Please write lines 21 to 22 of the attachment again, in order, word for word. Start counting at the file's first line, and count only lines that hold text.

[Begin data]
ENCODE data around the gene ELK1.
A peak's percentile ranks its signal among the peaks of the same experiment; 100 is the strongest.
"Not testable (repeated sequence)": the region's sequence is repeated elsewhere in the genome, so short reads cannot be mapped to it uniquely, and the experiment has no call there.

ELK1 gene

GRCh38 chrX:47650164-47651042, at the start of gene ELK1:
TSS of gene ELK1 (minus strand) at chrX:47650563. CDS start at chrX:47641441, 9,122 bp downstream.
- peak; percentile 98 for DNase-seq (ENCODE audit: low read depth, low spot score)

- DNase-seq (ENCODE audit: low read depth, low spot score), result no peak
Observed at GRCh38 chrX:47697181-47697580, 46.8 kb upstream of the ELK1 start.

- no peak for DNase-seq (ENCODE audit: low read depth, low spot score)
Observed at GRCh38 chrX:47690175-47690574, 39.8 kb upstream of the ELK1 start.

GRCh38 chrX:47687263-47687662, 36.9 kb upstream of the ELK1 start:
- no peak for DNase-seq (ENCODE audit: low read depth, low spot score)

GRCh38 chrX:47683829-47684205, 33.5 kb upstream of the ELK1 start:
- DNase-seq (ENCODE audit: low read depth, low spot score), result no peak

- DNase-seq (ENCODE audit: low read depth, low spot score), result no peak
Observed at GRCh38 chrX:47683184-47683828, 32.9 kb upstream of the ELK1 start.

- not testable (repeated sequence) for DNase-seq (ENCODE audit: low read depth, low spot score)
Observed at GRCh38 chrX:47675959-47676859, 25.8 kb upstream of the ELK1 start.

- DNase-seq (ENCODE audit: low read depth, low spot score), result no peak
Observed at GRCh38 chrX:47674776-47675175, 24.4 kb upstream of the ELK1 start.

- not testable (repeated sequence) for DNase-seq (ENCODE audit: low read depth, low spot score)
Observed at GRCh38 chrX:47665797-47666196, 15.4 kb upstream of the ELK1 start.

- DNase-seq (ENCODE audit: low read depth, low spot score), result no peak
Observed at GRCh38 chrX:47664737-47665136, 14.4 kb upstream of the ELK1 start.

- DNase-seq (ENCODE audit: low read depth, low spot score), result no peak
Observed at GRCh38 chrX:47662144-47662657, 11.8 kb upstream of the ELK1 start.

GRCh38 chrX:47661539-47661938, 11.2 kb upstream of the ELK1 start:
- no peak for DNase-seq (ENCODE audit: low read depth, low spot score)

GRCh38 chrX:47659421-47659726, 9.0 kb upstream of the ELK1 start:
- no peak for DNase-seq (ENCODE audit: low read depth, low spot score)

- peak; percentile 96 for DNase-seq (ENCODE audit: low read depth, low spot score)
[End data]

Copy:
Observed at GRCh38 chrX:47674776-47675175, 24.4 kb upstream of the ELK1 start.

- not testable (repeated sequence) for DNase-seq (ENCODE audit: low read depth, low spot score)